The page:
Researchers use many different technologies to monitor and collect data on soil health. In CIRCLES, this is no exception: from the sampling rover to the lyophiliser, and from the bioanalyser to the LoRa soil sensor – such technologies are instrumental for microbiome research. But what are these tools actually used for and what is their contribution to the research performed in CIRCLES? Let’s start with the LoRa soil sensor: a soil environmental sensor developed by VTT Technical Research Centre in Finland. In CIRCLES, five of these sensors will be used!

Long range, low power

If we want to know how the sensors work, we need to have a closer look at the technical details of the system. From a technical perspective, LoRa stands for ‘long range, low power’. LoRa sensors have a long-range radio communication (1-10 km) and a lifetime of 2 years, due to low battery consumption. Each measurement system consists of four soil environmental sensors and a gateway, which receives the sensor data and sends it to the end user through wireless systems. Currently, the sensors have been handed over to the University of Bologna for implementation. Here, researchers will place the sensors in the lab-in-fields for a 7-day period. The environmental impact of such measurements systems is more or less non-existent because of their dimensions and limited applications on the fields.


Real time soil monitoring

Until recently, most soil research relied heavily on sampling. The use of LoRa soil sensors, however, will enable CIRCLES researchers to continuously monitor the soil health without performing any sampling. The LoRa systems measure environmental parameters such as temperature, humidity, moisture, as well as mineral content. The sensors collect data with a 5-minute interval, which means that researchers can get almost immediate and continuous information about the condition of the soil. The LoRa sensors are innovative in this sense and their use fits within the wider trend of introducing Internet of Things (IoT) in agriculture and crop cultivation. The use of IoT in soil research allows for a much better understanding of the various aspects that affect the soil health. It gives researchers access to all the information necessary to achieve efficient soil management whilst providing crops with the right amount of inputs (e.g. fertilisers).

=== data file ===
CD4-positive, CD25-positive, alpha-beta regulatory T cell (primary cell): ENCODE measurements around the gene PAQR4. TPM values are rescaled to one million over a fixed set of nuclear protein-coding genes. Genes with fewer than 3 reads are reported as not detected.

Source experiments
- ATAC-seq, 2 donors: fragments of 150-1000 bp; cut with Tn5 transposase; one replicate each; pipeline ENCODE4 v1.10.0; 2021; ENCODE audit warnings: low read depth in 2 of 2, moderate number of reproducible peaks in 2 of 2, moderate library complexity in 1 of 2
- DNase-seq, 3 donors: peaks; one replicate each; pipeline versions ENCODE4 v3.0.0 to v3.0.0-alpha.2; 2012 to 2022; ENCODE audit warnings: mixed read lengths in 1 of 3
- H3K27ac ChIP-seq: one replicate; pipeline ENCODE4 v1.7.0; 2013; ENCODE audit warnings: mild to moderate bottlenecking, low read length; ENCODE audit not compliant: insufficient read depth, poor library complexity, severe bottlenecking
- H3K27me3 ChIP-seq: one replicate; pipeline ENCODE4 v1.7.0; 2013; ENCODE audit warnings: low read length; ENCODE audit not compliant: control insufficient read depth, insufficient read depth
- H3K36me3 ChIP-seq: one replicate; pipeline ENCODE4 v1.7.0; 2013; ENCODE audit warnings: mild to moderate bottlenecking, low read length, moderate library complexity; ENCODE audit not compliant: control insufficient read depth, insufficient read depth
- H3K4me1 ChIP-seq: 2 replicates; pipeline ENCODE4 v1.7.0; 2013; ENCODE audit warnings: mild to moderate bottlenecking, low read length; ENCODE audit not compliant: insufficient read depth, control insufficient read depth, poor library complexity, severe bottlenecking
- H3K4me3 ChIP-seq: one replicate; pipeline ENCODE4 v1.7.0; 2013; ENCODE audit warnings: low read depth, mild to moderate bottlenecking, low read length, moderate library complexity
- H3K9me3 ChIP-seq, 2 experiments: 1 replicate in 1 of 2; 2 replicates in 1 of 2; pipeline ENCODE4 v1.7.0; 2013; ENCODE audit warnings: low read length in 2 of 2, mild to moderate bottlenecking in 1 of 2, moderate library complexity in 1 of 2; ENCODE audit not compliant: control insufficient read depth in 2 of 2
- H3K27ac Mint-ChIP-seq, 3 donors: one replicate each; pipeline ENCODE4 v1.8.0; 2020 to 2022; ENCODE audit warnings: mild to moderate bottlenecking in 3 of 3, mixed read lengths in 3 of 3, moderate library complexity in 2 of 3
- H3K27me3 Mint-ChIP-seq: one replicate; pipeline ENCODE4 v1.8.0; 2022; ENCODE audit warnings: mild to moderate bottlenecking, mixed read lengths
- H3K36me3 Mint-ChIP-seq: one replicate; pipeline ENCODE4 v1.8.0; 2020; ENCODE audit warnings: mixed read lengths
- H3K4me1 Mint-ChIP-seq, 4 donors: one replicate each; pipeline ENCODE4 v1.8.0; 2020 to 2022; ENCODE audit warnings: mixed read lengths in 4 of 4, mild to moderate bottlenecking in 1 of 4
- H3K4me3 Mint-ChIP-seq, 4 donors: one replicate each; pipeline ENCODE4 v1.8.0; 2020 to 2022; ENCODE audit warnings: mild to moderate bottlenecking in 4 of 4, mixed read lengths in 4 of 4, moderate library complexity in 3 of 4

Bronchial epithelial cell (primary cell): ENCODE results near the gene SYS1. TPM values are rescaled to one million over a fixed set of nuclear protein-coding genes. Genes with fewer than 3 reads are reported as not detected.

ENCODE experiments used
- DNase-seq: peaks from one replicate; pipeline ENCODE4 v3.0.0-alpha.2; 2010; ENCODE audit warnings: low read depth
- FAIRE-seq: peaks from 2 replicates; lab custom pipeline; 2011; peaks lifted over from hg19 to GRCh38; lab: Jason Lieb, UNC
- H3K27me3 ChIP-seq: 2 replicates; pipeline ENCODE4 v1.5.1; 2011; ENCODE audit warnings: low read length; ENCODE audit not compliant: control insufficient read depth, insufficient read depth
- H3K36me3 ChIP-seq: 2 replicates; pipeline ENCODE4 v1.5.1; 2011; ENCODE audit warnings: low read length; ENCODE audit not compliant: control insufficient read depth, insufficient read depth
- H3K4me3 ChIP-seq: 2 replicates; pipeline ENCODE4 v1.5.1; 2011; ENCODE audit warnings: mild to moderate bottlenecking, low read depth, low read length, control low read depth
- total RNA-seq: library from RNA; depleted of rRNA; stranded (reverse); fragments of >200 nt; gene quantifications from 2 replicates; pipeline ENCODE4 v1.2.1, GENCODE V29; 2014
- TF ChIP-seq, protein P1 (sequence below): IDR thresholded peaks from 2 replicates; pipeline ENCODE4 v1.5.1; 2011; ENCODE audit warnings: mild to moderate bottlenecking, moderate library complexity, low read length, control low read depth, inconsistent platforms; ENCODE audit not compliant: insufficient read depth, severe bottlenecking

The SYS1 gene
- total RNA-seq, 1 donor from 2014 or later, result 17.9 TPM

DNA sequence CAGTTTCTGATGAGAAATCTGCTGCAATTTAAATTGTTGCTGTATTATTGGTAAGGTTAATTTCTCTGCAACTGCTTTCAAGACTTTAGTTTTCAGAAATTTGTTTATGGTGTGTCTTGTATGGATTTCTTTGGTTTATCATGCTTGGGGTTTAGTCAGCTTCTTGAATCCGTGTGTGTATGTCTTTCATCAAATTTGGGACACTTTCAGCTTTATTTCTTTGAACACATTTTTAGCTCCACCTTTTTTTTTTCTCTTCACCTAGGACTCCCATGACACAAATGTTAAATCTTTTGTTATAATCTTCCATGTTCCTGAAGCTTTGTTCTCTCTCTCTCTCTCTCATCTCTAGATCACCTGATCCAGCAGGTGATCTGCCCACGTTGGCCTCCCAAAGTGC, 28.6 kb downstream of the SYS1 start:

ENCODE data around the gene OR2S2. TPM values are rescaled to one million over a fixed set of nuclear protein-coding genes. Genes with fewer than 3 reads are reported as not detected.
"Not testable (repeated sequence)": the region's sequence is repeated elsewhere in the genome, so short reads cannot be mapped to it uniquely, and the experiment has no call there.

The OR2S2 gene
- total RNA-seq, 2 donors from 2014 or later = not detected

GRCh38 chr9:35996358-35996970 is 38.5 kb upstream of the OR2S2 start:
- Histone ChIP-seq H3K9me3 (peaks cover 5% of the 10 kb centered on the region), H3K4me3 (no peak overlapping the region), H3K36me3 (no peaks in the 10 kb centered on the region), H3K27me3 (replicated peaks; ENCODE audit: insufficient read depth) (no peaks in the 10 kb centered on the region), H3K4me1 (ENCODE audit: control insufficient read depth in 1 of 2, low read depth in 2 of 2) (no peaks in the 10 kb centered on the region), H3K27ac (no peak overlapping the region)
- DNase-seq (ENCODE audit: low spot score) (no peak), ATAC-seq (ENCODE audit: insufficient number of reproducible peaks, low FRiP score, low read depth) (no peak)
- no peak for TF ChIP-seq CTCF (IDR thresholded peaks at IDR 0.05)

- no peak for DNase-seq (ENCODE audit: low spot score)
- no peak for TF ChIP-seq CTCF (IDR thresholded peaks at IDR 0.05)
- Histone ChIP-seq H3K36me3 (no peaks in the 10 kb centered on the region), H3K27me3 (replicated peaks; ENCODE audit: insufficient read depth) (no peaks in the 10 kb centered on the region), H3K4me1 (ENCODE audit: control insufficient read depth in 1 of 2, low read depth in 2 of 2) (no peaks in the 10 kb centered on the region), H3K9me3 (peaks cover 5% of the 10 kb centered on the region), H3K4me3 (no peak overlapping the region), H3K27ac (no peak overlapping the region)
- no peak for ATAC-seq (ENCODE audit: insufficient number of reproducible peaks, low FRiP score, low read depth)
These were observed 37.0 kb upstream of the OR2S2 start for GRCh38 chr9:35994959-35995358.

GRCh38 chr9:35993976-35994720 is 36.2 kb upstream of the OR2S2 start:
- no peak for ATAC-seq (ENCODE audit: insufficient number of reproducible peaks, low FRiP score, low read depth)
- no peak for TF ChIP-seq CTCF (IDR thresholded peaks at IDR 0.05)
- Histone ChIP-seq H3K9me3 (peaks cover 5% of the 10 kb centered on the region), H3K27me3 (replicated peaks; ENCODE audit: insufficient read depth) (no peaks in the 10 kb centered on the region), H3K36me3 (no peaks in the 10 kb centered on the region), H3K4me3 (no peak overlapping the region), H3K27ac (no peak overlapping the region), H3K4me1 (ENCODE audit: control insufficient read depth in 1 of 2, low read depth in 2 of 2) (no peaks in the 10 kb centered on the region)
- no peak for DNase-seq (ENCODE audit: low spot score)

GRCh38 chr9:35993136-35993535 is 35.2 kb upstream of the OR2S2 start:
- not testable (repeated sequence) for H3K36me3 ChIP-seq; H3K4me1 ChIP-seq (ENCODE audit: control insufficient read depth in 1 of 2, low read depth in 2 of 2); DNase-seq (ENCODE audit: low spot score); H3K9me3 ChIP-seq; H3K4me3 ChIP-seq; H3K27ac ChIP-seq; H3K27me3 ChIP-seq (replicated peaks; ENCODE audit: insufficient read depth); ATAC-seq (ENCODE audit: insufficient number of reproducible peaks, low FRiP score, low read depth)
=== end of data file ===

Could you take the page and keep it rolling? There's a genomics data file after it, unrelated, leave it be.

Microbiomes and soil health

The role of microbiomes in plant systems is vital. They are responsible for the digestion and the cycle of micronutrients, which helps plants’ growth. The LoRa soil sensors provide data which, when analysed, can equip scientists with the knowledge to turn soil into an ideal environment for the microbiome. Once the sensors have been placed at the lab-in-field, CIRCLES researchers will measure the environmental conditions of the soil at the beginning and at the end of the 7-day period. When comparing sets of data over time, researchers will get valuable information about the factors that influence the presence of microbiomes. In the long-term, CIRCLES researchers will be able to better understand how soil microorganisms are influenced by the measured environmental conditions, and eventually alter them in specific locations to provide the right background for the microbiome to thrive. Ultimately, blooming soil microbiome can lead to an enhanced plant fertility and more sustainable and productive food systems.

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